Title

Synoptic Water Clarity Assessment in the Florida Keys Using Diffuse Attenuation Coefficient Estimated from Landsat Imagery

Document Type

Article

Publication Date

2004

Keywords

Coral, Remote sensing, Satellite, Water clarity

Digital Object Identifier (DOI)

https://doi.org/10.1007/s10750-004-2691-3

Abstract

The diffuse attenuation coefficient, K (m-1), is a measure of the effective attenuation of light in the water column. It characterizes water clarity and is used as a proxy for water quality. Mapping of shallow water benthic habitats using optical means, including daytime visible satellite imagery, requires knowledge of K to correct for water column effects such as light absorption and scattering. Traditionally, K is derived from imagery using a priori knowledge of bottom types at different depths and specific locations, and assuming that light attenuates exponentially with depth. This technique is applied to three Landsat 7 satellite images (February, May, and July 2000) from the Florida Keys Reef Tract between Key Largo and Key West. Interpolated depth data, initially from NOAA vector chart data, with uncertainties of ±0.5 m, were draped over 30 m spatial resolution Landsat satellite imagery. K was derived for 27 sites where bright sand could be observed at depths between 3 and 20 m. The blue and green bands (Landsat bands 1 and 2 at 450-520 nm and 520-600 nm, respectively) provided K values consistent with time and location. Average K values for bands 1 and 2, respectively, were 0.029 and 0.043 m-1 (Lower Keys), 0.050 and 0.072 m-1 (Middle Keys), and 0.063 and 0.082 m-1 (Upper Keys). The red band (band 3, 630-690 nm) provided more ambiguous and erroneous results with several negative K values, attributed primarily to three factors: use of a simple atmospheric correction, the high absorption and rapid attenuation of red light in water, and low radiometric sensitivity of the Landsat ETM+ sensor. Despite the fact that these observations were a snapshot in time, trends were observed for the Upper, Middle, and Lower Keys, possibly due to the influence of more turbid Florida Bay waters.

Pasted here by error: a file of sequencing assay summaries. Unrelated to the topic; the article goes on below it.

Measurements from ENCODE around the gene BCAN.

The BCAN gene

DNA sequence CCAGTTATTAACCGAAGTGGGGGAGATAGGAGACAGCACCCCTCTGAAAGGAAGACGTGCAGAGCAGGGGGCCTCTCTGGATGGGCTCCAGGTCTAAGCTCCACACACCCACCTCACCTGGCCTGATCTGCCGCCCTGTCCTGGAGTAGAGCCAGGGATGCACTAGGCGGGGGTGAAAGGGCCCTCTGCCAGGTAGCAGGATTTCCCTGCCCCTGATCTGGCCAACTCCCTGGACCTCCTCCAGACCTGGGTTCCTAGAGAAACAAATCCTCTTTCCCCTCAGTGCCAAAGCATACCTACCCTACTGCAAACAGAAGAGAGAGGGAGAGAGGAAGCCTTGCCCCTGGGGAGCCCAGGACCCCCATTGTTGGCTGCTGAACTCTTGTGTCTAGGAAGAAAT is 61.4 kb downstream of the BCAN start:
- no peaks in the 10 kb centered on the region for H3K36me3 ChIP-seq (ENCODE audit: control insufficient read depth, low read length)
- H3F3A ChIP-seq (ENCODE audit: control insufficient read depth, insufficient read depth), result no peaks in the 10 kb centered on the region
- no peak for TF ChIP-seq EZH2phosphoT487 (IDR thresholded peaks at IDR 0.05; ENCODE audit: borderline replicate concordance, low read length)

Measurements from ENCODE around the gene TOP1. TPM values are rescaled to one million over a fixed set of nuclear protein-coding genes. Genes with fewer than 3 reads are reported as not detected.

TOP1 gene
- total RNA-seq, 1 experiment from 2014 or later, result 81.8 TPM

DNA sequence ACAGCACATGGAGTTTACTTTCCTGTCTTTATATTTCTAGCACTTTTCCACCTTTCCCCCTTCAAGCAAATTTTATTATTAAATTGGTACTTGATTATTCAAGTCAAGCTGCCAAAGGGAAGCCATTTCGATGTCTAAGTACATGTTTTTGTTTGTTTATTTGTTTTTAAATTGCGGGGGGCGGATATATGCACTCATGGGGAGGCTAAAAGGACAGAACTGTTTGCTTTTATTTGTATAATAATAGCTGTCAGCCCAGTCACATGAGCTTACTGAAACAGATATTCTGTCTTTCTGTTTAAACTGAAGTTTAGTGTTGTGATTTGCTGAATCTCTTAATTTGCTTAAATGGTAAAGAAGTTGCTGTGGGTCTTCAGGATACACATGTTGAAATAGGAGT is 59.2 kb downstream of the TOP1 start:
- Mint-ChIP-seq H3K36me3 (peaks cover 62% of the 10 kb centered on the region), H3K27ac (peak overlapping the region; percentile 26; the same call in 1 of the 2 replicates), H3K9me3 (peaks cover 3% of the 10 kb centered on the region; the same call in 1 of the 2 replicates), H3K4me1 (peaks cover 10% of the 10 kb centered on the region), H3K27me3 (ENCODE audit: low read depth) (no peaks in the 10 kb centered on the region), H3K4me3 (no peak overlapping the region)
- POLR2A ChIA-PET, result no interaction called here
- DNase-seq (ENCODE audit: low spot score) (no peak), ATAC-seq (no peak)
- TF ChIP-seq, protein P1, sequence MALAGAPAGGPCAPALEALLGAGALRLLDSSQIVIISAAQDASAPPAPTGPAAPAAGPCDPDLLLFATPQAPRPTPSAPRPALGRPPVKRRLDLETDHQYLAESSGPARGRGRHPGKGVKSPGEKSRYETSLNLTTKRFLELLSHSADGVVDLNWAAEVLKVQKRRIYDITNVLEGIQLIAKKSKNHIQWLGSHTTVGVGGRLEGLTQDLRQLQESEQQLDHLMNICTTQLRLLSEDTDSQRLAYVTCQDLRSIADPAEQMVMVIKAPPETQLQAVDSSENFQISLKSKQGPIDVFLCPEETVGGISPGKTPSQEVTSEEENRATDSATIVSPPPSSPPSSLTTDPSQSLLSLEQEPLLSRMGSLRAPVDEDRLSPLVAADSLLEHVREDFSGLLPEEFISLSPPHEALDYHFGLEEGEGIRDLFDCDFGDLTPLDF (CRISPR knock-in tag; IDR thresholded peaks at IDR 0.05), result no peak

Citation / Publisher Attribution

Hydrobiologia, v. 530-531, p. 489-493

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